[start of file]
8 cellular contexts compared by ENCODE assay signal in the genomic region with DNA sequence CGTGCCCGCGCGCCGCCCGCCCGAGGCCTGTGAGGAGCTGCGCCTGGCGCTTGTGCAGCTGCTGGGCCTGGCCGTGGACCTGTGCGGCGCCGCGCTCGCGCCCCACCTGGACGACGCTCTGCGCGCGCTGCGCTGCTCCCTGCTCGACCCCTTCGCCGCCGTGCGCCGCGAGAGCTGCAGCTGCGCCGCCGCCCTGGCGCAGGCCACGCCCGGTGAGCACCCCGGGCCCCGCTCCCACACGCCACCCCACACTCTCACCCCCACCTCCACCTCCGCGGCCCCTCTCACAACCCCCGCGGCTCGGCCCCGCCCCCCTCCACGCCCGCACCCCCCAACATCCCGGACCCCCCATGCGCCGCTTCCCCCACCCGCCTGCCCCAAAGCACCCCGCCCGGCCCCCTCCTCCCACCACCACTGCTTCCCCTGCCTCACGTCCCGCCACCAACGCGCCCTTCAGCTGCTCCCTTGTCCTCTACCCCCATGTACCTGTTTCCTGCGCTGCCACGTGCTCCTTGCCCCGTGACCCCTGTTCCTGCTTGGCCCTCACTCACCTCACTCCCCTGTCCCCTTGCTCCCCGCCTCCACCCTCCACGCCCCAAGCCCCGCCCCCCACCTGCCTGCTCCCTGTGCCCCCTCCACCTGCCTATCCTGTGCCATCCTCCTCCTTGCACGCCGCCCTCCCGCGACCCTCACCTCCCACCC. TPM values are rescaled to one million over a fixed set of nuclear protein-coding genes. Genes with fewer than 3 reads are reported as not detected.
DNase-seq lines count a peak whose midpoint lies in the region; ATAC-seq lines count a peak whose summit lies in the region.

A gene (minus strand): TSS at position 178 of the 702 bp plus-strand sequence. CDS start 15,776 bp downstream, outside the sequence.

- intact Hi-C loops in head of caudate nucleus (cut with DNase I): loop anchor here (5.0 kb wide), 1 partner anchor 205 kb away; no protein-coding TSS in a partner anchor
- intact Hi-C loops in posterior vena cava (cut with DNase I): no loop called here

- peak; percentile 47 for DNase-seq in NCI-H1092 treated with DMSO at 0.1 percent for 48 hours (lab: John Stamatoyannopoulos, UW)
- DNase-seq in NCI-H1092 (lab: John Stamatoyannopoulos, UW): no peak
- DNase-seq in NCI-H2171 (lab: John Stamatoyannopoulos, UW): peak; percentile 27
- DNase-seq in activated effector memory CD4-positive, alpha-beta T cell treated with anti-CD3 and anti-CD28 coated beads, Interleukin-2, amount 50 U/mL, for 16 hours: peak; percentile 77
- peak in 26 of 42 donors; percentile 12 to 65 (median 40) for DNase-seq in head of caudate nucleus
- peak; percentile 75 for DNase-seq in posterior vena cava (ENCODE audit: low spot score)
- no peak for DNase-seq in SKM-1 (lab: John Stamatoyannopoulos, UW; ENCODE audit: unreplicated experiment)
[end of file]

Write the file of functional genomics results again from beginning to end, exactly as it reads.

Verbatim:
8 cellular contexts compared by ENCODE assay signal in the genomic region with DNA sequence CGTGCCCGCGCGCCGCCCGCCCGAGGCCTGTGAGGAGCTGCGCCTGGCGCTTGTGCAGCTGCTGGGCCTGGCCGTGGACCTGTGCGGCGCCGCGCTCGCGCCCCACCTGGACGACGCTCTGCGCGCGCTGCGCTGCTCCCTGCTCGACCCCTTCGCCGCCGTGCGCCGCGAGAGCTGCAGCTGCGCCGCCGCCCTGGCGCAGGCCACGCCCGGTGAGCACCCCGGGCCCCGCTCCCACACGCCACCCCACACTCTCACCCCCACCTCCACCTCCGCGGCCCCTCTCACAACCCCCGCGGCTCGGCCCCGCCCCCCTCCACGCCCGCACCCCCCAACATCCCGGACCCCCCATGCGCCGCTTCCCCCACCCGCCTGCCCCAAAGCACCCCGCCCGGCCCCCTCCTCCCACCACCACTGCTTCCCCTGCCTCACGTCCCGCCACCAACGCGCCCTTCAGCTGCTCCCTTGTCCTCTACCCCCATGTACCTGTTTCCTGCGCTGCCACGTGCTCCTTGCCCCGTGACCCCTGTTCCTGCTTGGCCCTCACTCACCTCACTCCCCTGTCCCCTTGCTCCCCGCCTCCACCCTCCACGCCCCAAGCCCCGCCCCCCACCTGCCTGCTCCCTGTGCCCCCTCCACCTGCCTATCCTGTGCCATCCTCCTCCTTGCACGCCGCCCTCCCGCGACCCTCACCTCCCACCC. TPM values are rescaled to one million over a fixed set of nuclear protein-coding genes. Genes with fewer than 3 reads are reported as not detected.
DNase-seq lines count a peak whose midpoint lies in the region; ATAC-seq lines count a peak whose summit lies in the region.

A gene (minus strand): TSS at position 178 of the 702 bp plus-strand sequence. CDS start 15,776 bp downstream, outside the sequence.

- intact Hi-C loops in head of caudate nucleus (cut with DNase I): loop anchor here (5.0 kb wide), 1 partner anchor 205 kb away; no protein-coding TSS in a partner anchor
- intact Hi-C loops in posterior vena cava (cut with DNase I): no loop called here

- peak; percentile 47 for DNase-seq in NCI-H1092 treated with DMSO at 0.1 percent for 48 hours (lab: John Stamatoyannopoulos, UW)
- DNase-seq in NCI-H1092 (lab: John Stamatoyannopoulos, UW): no peak
- DNase-seq in NCI-H2171 (lab: John Stamatoyannopoulos, UW): peak; percentile 27
- DNase-seq in activated effector memory CD4-positive, alpha-beta T cell treated with anti-CD3 and anti-CD28 coated beads, Interleukin-2, amount 50 U/mL, for 16 hours: peak; percentile 77
- peak in 26 of 42 donors; percentile 12 to 65 (median 40) for DNase-seq in head of caudate nucleus
- peak; percentile 75 for DNase-seq in posterior vena cava (ENCODE audit: low spot score)
- no peak for DNase-seq in SKM-1 (lab: John Stamatoyannopoulos, UW; ENCODE audit: unreplicated experiment)